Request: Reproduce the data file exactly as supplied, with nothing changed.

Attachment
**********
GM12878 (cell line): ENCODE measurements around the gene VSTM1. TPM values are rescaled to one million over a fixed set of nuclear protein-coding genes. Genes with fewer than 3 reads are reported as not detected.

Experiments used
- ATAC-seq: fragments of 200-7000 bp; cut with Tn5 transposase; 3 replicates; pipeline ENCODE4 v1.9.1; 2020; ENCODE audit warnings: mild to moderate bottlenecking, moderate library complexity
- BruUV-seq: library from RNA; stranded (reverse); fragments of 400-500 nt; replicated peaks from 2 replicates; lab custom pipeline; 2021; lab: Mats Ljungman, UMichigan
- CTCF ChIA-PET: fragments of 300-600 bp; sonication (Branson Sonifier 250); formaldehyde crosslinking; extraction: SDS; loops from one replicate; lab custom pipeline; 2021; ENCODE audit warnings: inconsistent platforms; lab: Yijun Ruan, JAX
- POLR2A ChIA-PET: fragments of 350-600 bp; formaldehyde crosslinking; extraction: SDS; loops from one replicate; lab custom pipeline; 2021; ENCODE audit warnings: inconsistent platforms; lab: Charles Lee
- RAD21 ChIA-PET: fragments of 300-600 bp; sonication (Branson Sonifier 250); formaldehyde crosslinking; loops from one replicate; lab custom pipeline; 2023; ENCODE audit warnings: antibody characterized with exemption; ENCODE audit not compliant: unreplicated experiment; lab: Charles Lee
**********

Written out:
GM12878 (cell line): ENCODE measurements around the gene VSTM1. TPM values are rescaled to one million over a fixed set of nuclear protein-coding genes. Genes with fewer than 3 reads are reported as not detected.

Experiments used
- ATAC-seq: fragments of 200-7000 bp; cut with Tn5 transposase; 3 replicates; pipeline ENCODE4 v1.9.1; 2020; ENCODE audit warnings: mild to moderate bottlenecking, moderate library complexity
- BruUV-seq: library from RNA; stranded (reverse); fragments of 400-500 nt; replicated peaks from 2 replicates; lab custom pipeline; 2021; lab: Mats Ljungman, UMichigan
- CTCF ChIA-PET: fragments of 300-600 bp; sonication (Branson Sonifier 250); formaldehyde crosslinking; extraction: SDS; loops from one replicate; lab custom pipeline; 2021; ENCODE audit warnings: inconsistent platforms; lab: Yijun Ruan, JAX
- POLR2A ChIA-PET: fragments of 350-600 bp; formaldehyde crosslinking; extraction: SDS; loops from one replicate; lab custom pipeline; 2021; ENCODE audit warnings: inconsistent platforms; lab: Charles Lee
- RAD21 ChIA-PET: fragments of 300-600 bp; sonication (Branson Sonifier 250); formaldehyde crosslinking; loops from one replicate; lab custom pipeline; 2023; ENCODE audit warnings: antibody characterized with exemption; ENCODE audit not compliant: unreplicated experiment; lab: Charles Lee